Sunday, August 26, 2012
Perhaps the most inspiring story for me during my teenage and college years was that of the American space program, from President Kennedy's historic challenge in May 1961 (when I was 12 years old) - "I believe that this nation should commit itself to achieving the goal, before this decade is out, of landing a man on the moon and returning him safely to Earth" - to that unforgettable moment in July 1969 (a few days after my 21st birthday) when I stayed up all night so that I could watch on live TV the moment when Neil Armstrong descended the ladder of the lunar module and put man's first footprints on the moon.
Neil Armstrong died yesterday aged 82.
I followed the ups and downs (no pun intended) of the space program through Mercury, Gemini and Apollo, and thought that the first manned landing on the moon was probably the most significant event of my lifetime.
Actually I still think that.
NASA's endeavors during those years were responsible in no small part for inspiring me to spend my career working with technology (although I'm no rocket scientist) and my admiration for what the USA achieved in space in that decade was part of the pull I felt to eventually emigrate with my family to America.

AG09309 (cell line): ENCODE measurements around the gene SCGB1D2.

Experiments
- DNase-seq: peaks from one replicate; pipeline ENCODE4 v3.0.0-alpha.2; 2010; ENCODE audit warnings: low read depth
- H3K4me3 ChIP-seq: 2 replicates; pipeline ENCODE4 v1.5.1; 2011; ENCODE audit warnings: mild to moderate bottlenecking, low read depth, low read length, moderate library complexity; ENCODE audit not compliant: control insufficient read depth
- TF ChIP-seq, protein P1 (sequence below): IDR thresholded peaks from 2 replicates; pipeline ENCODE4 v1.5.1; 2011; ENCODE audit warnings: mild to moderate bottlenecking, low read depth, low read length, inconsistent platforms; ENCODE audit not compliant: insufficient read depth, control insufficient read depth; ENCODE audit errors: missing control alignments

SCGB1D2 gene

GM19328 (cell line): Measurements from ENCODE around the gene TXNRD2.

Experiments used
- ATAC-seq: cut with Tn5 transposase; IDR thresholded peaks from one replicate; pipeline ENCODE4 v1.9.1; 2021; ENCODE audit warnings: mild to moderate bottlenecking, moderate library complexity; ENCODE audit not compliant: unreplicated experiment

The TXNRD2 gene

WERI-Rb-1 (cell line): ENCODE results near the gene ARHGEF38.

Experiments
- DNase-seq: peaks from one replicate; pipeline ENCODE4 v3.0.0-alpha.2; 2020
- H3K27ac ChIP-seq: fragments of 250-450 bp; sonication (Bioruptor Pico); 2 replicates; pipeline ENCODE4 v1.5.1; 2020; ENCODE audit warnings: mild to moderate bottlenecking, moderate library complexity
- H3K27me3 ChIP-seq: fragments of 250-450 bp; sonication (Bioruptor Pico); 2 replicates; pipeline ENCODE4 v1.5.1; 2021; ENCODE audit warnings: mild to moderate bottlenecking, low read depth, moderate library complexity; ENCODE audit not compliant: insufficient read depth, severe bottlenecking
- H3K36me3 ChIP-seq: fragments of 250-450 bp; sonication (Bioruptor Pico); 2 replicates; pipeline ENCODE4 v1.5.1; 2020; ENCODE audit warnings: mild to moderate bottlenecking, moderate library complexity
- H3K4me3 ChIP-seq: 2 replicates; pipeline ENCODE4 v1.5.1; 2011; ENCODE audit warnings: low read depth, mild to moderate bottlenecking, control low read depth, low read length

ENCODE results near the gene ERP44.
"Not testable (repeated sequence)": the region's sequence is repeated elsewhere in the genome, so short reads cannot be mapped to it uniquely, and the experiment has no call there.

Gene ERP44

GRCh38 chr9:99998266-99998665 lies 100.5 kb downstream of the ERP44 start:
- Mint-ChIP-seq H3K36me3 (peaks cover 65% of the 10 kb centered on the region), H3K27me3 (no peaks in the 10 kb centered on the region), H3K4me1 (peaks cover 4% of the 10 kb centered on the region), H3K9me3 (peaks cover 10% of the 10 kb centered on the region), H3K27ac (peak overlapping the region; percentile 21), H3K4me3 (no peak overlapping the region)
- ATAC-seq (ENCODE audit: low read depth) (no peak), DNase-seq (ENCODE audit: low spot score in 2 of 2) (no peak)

It feels very strange to me to talk to my grandchildren now about men walking on the moon as something that happened over 40 years ago, before even their parents were born. What feels really strange is that it didn't lead to more manned exploration of the solar system. Back then, I felt sure that there would be a permanent lunar base by now and that men would have landed on Mars.
Yes kiddies, when I was younger than your father, twelve humans walked on the moon and came back safely. And then it was over. By the way kiddies, there was also a time when people like us could buy a ticket and fly at supersonic speed across the Atlantic. That's over too now.
RIP Neil Armstrong.
Posted by Tillerman at 11:39 AM